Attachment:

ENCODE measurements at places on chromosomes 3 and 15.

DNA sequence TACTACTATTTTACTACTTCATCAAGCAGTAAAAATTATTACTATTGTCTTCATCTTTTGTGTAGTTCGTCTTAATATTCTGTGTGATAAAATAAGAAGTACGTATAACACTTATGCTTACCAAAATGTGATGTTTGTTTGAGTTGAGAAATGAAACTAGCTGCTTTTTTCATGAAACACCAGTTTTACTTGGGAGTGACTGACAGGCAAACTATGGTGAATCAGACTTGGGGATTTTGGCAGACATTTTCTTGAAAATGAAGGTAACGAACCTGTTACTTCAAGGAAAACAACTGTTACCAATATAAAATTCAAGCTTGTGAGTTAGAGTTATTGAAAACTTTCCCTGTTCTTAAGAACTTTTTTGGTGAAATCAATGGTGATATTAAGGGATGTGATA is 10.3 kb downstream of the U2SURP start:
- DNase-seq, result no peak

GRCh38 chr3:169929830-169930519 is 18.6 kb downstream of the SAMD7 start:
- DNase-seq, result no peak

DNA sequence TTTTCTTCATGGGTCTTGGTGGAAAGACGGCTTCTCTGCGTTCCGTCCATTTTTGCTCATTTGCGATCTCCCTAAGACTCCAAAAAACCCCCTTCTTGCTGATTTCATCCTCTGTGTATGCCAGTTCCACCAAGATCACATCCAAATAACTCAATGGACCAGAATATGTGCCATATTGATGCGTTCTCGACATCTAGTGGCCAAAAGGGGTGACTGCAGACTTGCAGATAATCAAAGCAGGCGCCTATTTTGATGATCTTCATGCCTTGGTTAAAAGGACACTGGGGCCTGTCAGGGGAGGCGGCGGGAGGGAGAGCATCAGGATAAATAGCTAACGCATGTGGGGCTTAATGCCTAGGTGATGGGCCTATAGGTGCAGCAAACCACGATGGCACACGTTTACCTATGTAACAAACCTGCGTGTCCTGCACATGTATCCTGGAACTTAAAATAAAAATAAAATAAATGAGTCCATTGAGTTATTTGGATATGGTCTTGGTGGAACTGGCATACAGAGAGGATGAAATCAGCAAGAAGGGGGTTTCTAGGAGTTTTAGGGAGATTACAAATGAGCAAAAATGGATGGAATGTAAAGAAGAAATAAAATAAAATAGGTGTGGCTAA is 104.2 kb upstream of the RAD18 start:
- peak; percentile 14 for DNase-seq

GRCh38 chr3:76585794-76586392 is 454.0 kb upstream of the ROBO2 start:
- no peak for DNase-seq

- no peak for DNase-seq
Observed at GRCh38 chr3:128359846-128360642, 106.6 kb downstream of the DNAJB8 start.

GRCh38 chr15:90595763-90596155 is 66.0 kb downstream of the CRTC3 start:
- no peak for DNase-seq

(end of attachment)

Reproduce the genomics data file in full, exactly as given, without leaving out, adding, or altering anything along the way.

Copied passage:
ENCODE measurements at places on chromosomes 3 and 15.

DNA sequence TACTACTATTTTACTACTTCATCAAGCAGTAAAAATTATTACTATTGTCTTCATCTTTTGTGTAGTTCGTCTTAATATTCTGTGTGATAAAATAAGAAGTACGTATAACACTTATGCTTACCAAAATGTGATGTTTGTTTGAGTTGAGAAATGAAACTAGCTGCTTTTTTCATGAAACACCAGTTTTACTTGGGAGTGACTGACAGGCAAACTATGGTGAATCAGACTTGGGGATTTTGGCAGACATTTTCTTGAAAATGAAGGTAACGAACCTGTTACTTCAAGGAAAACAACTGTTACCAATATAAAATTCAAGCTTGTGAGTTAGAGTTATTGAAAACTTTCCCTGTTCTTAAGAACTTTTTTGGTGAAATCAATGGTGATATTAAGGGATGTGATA is 10.3 kb downstream of the U2SURP start:
- DNase-seq, result no peak

GRCh38 chr3:169929830-169930519 is 18.6 kb downstream of the SAMD7 start:
- DNase-seq, result no peak

DNA sequence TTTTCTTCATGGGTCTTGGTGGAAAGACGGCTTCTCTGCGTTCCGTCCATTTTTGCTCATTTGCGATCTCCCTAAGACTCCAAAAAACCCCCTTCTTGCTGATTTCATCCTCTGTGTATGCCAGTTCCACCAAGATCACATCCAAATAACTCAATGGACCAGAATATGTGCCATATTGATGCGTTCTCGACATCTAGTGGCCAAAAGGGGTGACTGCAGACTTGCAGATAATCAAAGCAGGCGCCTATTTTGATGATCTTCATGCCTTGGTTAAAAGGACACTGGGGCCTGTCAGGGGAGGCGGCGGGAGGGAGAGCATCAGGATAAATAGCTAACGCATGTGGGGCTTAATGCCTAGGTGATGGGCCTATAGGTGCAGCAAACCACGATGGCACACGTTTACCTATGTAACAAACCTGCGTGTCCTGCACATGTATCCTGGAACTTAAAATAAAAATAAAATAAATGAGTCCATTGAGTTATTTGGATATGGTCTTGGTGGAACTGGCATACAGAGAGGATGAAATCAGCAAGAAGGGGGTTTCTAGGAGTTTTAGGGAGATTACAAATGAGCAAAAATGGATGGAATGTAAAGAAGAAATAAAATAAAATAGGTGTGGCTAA is 104.2 kb upstream of the RAD18 start:
- peak; percentile 14 for DNase-seq

GRCh38 chr3:76585794-76586392 is 454.0 kb upstream of the ROBO2 start:
- no peak for DNase-seq

- no peak for DNase-seq
Observed at GRCh38 chr3:128359846-128360642, 106.6 kb downstream of the DNAJB8 start.

GRCh38 chr15:90595763-90596155 is 66.0 kb downstream of the CRTC3 start:
- no peak for DNase-seq